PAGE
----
Chapter 3 of the Mapping Report provides an overview of the proof that the Hutu militia in the DRC, the FDLR (Democratic Forces for the liberation of Rwanda), acts in collaboration with the DRC armed forces - the FARDC - to control much of the production of minerals in North and South Kivu. These forces are aligned with the Kabila regime but at the same time acting independently to profit from mining minerals. They are constantly engaged in warfare with the Rwandan and Ugandan backed forces, in particular the CNFP (National Congress for the Defence of the People) who are likewise fighting to control mining and the lucrative exports of Coltan, cassiterite, gold and diamonds. The Rwandan and Ugandan forces are aligned with the US and are hostile to the findings of the Mapping Report especially the reference to Tutsi genocide of Hutus in the DRC. 

The UN Report of the Group of Experts in 2008 goes much deeper and traces the illegally mined minerals from their source through the merchants to export and finally to the companies in a number of countries which fund the trade and exploit the mineral wealth. They include Traxys (Belgium), Afrimex (UK) Thailand Smelting and Refining, Emirates Gold (Dubai) and others. Thus much of the DRCs mineral wealth ends up in the hands of many intermediaries including the militias in the East of the DRC,  and the agents in Rwanda, Uganda, Zimbabwe etc, before finally ending up in many countries including Austria, Belgium, Canada, China, Hong Kong, India, Malaysia, Thailand, South Africa, Switzerland, Netherlands, Russia, UAE and UK.
China’s collaboration with the DRC
What about China’s growing influence? China has moved into the DRC with a massive deal with the regime of Joseph Kabila to mine copper and build infrastructure in Katanga.
Joseph Kabila and the DRC army are also working with Chinese interests in the informal mining of Coltan and shipping it out via Zaire. This has attracted the attention of NGOs exposing the inhuman methods used by Chinese firms. 
From a RAID report of China’s mining operations in the DRC:
“Concluding, RAID states that the report does not seek to embarrass the People’s Republic of China (PRC) nor to tarnish its image in the developing world. The report does however provide first hand allegations of widespread corporate misconduct and human rights abuse by Chinese companies operating in Katanga, which should prompt the Chinese and DRC governments to take urgent measures. The report’s findings highlight the need to promote greater awareness of responsible corporate behaviour among Chinese companies operating abroad. The problems described in the report are not confined to Chinese operators and similar conditions prevail in companies owned by Congolese or nationals of other countries. But the Chinese are the most significant operators in the mineral sector in Katanga. According to the Governor of the Province more than 60 out of Katanga’s 75 processing plants are owned by Chinese companies and over 90 per cent of the region’s minerals go to China.6 Congolese workers and Chinese managers have given candid accounts of the indignities, harassment, threats and abuse that they endure on a daily basis. They have set out what they feel is needed to improve workplace conditions, environmental protection, health and safety standards, community relations and corporate accountability. The recommendations addressed to both the DRC and Chinese Governments are set out at the end of the report. In RAID’s view it is only by supporting such improvements that China can hope to reach the goals that it has set itself in its Africa foreign policy declaration concerning sustainable development and harmonious relations between peoples.”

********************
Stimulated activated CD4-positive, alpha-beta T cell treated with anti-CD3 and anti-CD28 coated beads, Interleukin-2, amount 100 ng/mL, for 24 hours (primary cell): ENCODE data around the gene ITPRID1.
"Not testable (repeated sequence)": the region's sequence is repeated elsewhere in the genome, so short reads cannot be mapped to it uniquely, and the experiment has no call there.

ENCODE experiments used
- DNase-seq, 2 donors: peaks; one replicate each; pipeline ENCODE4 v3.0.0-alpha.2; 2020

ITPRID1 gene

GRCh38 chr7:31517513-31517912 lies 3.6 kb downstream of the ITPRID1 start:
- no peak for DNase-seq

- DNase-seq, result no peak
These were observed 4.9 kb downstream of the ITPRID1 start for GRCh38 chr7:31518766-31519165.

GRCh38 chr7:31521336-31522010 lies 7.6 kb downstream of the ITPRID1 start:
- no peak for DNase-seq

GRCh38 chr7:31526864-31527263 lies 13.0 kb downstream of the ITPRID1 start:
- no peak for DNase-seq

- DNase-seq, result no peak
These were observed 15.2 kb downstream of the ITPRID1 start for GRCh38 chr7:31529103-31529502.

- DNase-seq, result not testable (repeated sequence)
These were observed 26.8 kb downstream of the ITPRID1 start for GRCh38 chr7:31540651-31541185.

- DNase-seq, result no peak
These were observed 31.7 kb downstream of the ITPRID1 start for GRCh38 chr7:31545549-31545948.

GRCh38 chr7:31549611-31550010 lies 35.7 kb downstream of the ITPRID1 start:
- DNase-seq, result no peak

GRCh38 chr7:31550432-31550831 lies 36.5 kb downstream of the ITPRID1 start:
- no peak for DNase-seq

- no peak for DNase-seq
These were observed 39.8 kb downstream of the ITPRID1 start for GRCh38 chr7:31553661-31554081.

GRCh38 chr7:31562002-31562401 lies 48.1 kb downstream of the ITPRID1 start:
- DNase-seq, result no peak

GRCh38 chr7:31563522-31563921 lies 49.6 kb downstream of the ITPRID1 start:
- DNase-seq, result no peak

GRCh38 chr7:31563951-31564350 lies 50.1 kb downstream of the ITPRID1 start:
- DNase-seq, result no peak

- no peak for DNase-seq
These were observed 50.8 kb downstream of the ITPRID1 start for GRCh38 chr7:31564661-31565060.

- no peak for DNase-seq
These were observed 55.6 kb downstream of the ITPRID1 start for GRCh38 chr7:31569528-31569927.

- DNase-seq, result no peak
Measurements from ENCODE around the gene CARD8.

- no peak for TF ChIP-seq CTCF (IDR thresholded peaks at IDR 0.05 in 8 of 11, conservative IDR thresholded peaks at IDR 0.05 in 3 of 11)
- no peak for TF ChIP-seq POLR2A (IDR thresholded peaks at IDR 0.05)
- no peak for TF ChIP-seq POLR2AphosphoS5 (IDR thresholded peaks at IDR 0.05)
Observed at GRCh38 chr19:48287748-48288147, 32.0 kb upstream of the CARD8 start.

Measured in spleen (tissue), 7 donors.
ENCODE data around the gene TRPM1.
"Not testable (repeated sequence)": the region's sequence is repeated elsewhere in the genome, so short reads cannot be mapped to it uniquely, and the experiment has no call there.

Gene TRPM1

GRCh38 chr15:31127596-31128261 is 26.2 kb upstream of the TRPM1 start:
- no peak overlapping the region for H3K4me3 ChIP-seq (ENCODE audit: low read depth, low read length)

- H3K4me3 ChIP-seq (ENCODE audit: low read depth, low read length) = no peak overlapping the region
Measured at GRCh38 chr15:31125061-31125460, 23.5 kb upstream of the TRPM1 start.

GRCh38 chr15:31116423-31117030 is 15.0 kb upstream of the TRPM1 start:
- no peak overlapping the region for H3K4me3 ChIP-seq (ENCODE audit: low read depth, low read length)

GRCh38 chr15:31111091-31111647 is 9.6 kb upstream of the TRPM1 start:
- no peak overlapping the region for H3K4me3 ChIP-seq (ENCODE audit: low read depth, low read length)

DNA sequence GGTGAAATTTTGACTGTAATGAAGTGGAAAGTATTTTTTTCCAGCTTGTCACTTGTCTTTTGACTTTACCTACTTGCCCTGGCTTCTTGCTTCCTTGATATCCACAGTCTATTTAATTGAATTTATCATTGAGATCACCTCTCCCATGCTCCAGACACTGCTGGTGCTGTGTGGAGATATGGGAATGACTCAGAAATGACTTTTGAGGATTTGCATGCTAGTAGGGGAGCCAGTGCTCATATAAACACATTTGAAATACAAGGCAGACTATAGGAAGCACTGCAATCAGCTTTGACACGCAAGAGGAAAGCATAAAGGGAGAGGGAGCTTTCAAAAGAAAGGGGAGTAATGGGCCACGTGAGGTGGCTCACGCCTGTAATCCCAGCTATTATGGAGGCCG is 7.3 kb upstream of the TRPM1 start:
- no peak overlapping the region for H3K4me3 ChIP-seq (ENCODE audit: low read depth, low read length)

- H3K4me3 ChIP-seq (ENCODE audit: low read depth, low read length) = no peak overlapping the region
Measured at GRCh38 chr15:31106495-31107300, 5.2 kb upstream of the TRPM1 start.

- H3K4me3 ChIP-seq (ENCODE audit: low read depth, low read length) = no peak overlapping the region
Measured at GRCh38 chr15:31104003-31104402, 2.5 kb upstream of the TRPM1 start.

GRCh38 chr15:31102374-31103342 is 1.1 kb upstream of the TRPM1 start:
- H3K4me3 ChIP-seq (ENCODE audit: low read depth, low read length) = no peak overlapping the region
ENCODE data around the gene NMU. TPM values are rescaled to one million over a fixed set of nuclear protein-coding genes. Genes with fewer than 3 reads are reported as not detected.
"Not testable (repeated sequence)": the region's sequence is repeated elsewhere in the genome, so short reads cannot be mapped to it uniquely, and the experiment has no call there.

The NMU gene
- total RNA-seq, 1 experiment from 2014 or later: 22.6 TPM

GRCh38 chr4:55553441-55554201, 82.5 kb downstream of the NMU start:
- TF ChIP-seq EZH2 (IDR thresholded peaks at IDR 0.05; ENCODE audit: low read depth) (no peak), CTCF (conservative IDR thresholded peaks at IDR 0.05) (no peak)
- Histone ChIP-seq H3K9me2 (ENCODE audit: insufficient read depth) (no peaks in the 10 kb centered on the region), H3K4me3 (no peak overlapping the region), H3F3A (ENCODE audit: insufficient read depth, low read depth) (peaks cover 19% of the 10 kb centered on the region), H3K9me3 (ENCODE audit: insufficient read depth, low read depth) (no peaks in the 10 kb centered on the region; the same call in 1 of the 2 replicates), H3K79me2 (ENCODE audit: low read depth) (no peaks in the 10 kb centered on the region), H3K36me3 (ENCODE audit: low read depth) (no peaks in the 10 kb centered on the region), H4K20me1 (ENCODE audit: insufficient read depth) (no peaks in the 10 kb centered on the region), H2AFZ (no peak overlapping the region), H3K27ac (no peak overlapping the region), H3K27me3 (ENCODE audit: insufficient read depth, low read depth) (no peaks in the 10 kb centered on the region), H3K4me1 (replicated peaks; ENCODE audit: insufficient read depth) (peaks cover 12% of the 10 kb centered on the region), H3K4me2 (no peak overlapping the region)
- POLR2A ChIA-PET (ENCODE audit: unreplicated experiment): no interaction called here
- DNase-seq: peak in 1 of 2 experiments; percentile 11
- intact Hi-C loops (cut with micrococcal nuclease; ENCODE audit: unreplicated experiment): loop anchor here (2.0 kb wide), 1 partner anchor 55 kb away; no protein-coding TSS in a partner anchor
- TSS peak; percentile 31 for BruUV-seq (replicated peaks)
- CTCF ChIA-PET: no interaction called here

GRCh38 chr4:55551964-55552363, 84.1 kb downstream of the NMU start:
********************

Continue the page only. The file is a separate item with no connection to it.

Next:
The DRC is an ongoing arena of inter-imperialist rivalry over the illegal mining of valuable minerals. The US and the EU imperialist powers have traditionally been the main exploiters of the Congo. But recently China has become the main imperialist partner of the Joseph Kabila regime in the DRC. The two main militias are the CNDP aligned to Rwanda and Uganda and thus the US, while Kabila’s FARDC and the militias it backs are aligned broadly to China. The growing rivalry between these two imperialist powers can be seen as the ultimate cause of the ongoing barbaric wars, mass rape and slave labor conditions suffered by the people of the Eastern DRC.